During this period, universities adopted principles of management science, for instance, in order to better manage a more complex and rapidly changing educational environment. The predominant university model of this wave might best be characterised as what Ron Barnett, emeritus professor of higher education at the UCL Institute of Education, University College London, calls the entrepreneurial university.
Globally focused teaching and learning
In the context of a highly globalised world, university partnerships have become a priority for international strategic plans.
Common goals of such partnerships are to increase the number of students studying abroad, to increase the number of foreign students studying at the home university and to increase the number of cross-border research partnerships. Such partnerships are based on active collaboration to achieve specific objectives that are of mutual benefit to all parties.
These types of collaborations make good sense because they represent a form of risk management as they allow all parties to achieve outcomes they would not be able to achieve alone. Such partnerships might include student and faculty exchange programmes, visiting researcher programmes, joint research programmes, joint degree programmes, academic programme franchising and other types of collaborative provisioning of courses and programmes.
One of the chief aims of such partnerships is to increase international engagement. At many universities, such international partnerships are vital to fulfilling their tripartite mission. It is important to note, however, that there is no one-size-fits-all internationalisation model.
Developing partnerships is driven by several factors at the macro, meso and micro levels. In the current global environment where political, economic and social events can change rapidly, international higher education can be dynamic and filled with challenges and obstacles.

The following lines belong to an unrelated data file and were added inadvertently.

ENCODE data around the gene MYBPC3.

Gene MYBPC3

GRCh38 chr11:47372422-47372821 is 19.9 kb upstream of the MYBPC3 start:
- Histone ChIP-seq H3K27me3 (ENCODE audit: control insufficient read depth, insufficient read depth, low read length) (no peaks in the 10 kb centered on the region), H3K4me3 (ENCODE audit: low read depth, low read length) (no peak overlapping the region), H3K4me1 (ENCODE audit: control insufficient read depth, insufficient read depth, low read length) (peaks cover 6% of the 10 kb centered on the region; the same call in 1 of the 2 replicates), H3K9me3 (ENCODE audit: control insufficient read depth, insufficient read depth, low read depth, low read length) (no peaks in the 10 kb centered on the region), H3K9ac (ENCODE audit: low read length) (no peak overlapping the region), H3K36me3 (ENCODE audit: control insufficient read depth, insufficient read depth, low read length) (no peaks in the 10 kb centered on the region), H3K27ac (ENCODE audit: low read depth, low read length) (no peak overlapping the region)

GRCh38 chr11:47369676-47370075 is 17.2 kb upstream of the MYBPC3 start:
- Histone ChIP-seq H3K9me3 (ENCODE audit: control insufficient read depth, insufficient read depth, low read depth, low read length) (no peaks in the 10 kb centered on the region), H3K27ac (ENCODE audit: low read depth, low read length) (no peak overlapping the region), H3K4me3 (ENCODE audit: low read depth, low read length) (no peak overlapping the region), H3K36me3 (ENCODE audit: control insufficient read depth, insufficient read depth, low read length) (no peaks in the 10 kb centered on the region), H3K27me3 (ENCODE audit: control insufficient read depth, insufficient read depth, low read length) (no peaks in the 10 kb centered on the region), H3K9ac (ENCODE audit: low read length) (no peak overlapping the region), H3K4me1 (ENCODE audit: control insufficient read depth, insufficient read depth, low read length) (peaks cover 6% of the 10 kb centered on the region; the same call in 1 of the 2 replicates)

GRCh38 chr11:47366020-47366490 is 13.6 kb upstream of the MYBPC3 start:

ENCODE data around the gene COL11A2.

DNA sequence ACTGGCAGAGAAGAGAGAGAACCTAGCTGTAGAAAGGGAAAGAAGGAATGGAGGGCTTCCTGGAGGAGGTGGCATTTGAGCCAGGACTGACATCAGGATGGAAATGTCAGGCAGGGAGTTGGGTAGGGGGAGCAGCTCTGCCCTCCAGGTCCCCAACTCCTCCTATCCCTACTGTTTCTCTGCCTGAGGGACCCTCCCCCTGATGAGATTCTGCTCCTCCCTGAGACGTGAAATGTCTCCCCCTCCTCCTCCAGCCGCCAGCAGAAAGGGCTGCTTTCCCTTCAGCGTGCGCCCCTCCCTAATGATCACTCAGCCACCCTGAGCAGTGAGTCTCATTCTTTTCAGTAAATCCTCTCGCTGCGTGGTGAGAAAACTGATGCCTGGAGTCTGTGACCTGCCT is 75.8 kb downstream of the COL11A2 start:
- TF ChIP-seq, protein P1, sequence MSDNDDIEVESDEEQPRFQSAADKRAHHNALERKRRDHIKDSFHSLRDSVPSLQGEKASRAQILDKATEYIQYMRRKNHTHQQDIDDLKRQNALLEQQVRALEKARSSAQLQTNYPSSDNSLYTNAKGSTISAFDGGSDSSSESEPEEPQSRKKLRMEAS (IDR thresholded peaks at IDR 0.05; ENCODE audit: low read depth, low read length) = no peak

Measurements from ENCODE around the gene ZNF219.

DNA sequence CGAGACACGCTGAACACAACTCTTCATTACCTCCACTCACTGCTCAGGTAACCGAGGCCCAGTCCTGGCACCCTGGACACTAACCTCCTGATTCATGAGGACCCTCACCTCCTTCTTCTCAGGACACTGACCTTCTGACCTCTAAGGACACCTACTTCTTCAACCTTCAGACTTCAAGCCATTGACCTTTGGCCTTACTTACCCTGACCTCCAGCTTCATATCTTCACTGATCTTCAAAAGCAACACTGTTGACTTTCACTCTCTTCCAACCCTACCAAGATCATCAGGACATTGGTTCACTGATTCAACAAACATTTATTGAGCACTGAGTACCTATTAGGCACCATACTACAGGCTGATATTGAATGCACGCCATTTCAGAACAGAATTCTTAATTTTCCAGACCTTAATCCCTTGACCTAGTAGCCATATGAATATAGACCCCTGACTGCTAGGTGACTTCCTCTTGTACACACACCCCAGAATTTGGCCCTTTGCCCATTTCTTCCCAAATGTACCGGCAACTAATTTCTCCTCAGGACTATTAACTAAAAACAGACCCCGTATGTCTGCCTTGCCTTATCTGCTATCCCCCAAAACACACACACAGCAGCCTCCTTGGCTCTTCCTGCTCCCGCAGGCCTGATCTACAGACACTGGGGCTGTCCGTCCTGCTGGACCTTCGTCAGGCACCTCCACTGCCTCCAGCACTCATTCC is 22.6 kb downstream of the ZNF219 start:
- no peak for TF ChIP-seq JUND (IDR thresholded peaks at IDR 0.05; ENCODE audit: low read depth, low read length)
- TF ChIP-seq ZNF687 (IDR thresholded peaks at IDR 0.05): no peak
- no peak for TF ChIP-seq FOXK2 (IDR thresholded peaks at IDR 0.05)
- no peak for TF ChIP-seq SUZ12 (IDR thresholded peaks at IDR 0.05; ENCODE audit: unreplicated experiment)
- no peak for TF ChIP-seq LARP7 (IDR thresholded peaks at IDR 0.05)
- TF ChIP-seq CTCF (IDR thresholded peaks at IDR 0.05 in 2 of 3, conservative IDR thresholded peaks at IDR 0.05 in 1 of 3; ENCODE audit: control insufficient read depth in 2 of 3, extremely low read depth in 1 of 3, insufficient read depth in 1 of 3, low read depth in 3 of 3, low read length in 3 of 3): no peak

It is therefore important to be flexible and creative when designing and managing such programmes, while making sure they also align with the United Nations Sustainable Development Goals. Hans de Wit and colleagues provide an overview of the internationalisation of higher education in a European context, for example. As with any field, higher education must modernise and respond to a continually changing environment.
In spite of the dynamic nature of international higher education, colleges and universities must remain committed to widening access, improving employability of graduates and improving the quality of teaching and learning.
Internationalisation is more than just student mobility and study abroad. Rather, as Hans de Wit discusses in an article on the misconceptions of internationalisation, the main purpose of internationalisation programmes should be to enhance the quality of research, teaching and service, and consequently, to improve learning outcomes and the well-being of society.
Patrick Blessinger is an adjunct associate professor of education at St John’s University in New York City, United States, and chief research scientist for the International Higher Education Teaching and Learning Association. Barbara Cozza is an associate professor of education and programme director at St John’s University, New York City, USA.
Note: this article also appears in the University World News blog at http://www.universityworldnews.com/article.php?story=20171010115112828
Blessinger, P. & Barbara, B. (2017). The case for internationalisation of higher education, Higher Education Tomorrow, Volume 4, Article 10, https://www.patrickblessinger.com/the-case-for-internationalisation-of-higher-education
Blessinger, P. & Cozza, B. (2017). The case for internationalisation of higher education, University World News, http://www.universityworldnews.com/article.php?story=20171010115112828
Copyright ©  Patrick Blessinger and Barbara Cozza
Opinions expressed in this article are those of the author, and as such do not necessarily represent the position(s) of other professionals or any institution.